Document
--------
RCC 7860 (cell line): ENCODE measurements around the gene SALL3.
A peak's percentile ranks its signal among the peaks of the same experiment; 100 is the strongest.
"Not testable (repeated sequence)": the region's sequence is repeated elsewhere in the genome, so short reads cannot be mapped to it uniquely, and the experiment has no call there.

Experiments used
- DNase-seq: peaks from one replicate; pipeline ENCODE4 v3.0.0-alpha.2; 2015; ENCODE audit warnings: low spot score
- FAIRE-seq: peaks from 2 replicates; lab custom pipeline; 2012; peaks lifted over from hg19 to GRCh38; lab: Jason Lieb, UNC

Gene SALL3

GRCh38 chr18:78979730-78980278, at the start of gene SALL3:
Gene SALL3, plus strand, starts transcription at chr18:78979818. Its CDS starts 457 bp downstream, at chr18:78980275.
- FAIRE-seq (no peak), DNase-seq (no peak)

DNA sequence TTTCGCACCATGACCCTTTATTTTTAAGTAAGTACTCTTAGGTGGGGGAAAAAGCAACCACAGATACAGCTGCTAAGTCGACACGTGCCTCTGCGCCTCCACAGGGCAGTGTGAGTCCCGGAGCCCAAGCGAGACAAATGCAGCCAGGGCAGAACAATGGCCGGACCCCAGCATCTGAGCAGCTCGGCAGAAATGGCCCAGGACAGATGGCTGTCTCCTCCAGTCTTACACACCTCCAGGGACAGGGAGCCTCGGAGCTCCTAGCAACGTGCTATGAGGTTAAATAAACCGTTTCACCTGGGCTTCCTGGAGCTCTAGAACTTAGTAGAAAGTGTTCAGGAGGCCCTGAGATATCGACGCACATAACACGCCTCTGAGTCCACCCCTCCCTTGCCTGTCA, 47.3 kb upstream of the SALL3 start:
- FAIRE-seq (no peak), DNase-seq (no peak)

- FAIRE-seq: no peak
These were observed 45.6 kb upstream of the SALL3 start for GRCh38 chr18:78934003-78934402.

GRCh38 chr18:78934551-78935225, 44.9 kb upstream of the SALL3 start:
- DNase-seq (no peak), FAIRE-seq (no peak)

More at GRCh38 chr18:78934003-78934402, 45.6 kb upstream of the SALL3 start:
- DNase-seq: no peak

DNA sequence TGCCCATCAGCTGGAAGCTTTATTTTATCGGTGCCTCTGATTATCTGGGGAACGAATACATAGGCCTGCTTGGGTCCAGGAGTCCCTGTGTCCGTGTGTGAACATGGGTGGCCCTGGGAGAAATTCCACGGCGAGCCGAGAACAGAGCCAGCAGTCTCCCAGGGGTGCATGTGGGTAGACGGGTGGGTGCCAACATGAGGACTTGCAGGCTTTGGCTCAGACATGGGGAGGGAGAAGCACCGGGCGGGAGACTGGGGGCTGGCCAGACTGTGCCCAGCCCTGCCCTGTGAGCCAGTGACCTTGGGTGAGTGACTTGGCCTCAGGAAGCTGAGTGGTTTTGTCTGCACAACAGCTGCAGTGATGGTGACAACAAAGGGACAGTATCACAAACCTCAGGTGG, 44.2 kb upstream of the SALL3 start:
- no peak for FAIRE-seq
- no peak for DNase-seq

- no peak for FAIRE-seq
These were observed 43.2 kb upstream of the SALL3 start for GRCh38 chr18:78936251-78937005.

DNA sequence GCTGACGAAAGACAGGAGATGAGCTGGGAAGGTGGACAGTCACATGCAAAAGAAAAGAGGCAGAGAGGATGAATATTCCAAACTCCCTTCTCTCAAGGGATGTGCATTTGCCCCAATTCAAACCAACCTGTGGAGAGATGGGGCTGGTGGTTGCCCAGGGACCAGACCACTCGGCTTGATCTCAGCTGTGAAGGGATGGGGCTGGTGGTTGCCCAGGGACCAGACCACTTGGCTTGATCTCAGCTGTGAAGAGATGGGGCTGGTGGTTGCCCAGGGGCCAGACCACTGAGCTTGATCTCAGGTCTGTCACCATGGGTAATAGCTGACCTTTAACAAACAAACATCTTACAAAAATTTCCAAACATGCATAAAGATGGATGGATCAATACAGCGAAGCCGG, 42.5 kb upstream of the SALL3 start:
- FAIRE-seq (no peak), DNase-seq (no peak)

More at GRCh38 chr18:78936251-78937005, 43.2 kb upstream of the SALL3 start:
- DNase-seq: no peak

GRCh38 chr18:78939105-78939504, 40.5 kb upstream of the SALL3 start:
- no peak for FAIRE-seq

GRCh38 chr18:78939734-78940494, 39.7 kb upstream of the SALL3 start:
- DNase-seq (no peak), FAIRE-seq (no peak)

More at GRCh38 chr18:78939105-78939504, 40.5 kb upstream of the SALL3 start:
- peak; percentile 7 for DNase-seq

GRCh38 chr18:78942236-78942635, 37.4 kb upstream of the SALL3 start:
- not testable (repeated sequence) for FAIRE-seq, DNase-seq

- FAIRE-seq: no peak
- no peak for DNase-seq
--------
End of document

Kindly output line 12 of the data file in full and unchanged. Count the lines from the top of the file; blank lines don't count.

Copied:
- FAIRE-seq (no peak), DNase-seq (no peak)